After all the bluster, brinkmanship and interminable back-and-forths, Brexit has finally happened. It’s been no easy journey—a tumultuous four years have rocked the British political scene since 2016’s historic vote. But now, forty years on from the UK’s earliest European integration, the nation stands on its own two feet one again. Well, sort of.
Yes, Britain has formally withdrawn its EU membership—so no more UK MEPs, British commissioners, or European Court of Justice (ECJ) representation—but in the short term, that’s about it.
For the duration of an 11-month mutually agreed “transition period,” the UK will remain in the Single Market, contribute to the Brussels budget, and follow EU rules. All the while, negotiators from both sides will strive to thrash out the future UK-EU relationship.
Unpicking four decades of ever-closer alignment, it promises to be a testy process. British Prime Minister Boris Johnson is bullish however: by December 31, 2020, he’s confident a comprehensive trade deal will have been agreed.
How Will The EU And UK Reach A Trade Deal?
It’s a heady ambition, especially in such a narrow negotiating window. Before talks can even begin, both sides must publish their negotiating objectives. The EU’s Brexit point man Michel Barnier must also receive an official negotiating mandate from his Brussels bosses.
These administrative hurdles take us to the start of March. At that point, trade talks will likely proceed at breakneck speed until July, the next point-of-no-return. By then, Johnson must decide whether to seek an extension to the transition period—something he has legislated against—or risk inciting the fury of British businesses by flirting with a no-deal cliff edge exit.
That leaves the tightest of time-frames—the four months between March and July—to have the foundations of the future pact agreed. It’s a colossal task; but the Brits seem sure that a bells-and-whistles deal can be brokered.
Wanted: A ‘Canada-Style’ Trade Deal
They’re pushing for a “Canada-style” trading agreement—one mirroring Brussels’ arrangement with Ottawa. CETA, as the deal is known, closely aligns EU and Canadian standards, allowing for limited checks on goods moving across the Atlantic. It also removes almost all trade tariffs, reducing consumer costs at both ends.
CETA wasn’t signed off in a single year though (let alone four months). It took a full five years to be negotiated, and another three before it entered into law. And ultimately, it is a far similar arrangement than the one envisioned post-Brexit.
Canada sends roughly one-tenth of its exports to the EU; Europe accounts for almost half of the UK’s output. Britain’s relationship with the continent extends well beyond commerce, too. Business, financial services, security, fishing, data exchange, research and much, much more will have to be accounted for in the deal. On almost all of these, CETA has no say.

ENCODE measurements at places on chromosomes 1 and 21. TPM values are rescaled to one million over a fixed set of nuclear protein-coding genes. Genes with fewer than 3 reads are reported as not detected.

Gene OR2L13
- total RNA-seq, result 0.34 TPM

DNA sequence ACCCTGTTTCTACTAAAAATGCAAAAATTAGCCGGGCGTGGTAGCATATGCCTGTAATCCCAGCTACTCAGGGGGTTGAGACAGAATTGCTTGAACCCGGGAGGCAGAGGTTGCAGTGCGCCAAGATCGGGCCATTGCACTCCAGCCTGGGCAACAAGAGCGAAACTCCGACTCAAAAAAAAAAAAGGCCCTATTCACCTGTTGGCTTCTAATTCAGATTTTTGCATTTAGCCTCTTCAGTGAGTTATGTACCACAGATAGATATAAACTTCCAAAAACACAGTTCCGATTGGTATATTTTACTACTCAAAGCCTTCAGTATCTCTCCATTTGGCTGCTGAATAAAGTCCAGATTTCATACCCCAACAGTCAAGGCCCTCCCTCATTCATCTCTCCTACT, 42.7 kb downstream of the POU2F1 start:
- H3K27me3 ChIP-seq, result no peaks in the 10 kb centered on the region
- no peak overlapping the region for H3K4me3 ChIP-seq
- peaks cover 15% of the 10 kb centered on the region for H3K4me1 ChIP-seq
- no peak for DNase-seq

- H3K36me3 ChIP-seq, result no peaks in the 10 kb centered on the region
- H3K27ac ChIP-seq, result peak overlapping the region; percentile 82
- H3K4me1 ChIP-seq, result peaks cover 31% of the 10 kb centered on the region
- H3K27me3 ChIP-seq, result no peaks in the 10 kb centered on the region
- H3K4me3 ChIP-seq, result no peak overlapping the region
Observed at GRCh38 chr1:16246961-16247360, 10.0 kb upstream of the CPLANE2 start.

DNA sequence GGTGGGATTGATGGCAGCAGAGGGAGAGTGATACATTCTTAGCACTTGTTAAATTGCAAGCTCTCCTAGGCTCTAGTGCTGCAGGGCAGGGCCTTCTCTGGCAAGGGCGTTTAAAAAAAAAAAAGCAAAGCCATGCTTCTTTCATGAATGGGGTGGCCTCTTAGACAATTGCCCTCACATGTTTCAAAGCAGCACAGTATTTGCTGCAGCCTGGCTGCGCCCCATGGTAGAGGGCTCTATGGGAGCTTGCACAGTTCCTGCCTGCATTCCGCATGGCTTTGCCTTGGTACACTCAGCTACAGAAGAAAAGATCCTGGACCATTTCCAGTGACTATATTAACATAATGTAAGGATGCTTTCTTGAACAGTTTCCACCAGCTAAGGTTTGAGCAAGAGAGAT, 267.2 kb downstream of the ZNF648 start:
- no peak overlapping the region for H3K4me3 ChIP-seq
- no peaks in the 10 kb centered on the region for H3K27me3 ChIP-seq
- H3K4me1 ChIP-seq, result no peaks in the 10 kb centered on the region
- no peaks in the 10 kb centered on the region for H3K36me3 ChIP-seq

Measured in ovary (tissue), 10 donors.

The EU’s Position
Negotiators will have to “prioritize”, according to remarks from Ursula von der Leyen, President of the European Commission, on a recent trip to London. It’s a sentiment shared by the Brits, who are eager to make headway—but they’re less keen on some of the EU chief’s other ideas.
Ensuring a “level playing field” is necessary to achieve a speedy agreement, von der Leyen said. In other words, regulatory alignment between London and Brussels, lest the UK want to lose access to Europe’s lucrative Single Market.
For Johnson, this is a red line. On labor laws, taxation, state aid or the environment, he wants no sort of sequencing with EU rules. Already he has brushed aside a promise made by his predecessor Theresa May to protect workers’ rights in line with European regulations.
Enforcement Is Key
How a future trade deal that can be effectively enforced is likely to be another sticking point. Any commercial disputes must be resolved by the ECJ, the Europeans have made clear. This the UK government cannot abide, not least as they’ll be no British judges featured on the panel.
And so an impasse looks inevitable. What if a compromise cannot be reached? Britain will conclude its departure without a deal, becoming like any other non-member state. That would mean the overnight arrival of regulatory barriers, tariffs, and quotas.
Such a scenario might cost the UK some $16 billion in lost EU sales, the UN’s trade agency announced last year. Deeply anxious at this possibility, British business and industry groups are leaning heavily on the government to reach some sort of accord with Brussels—however limited in scope.
So, by December of this year, we may well see a deal. It’ll be a bare-bones arrangement most likely, one that covers the free movement of goods and some services. That, for better or for worse, the UK government will brand “Brexit.”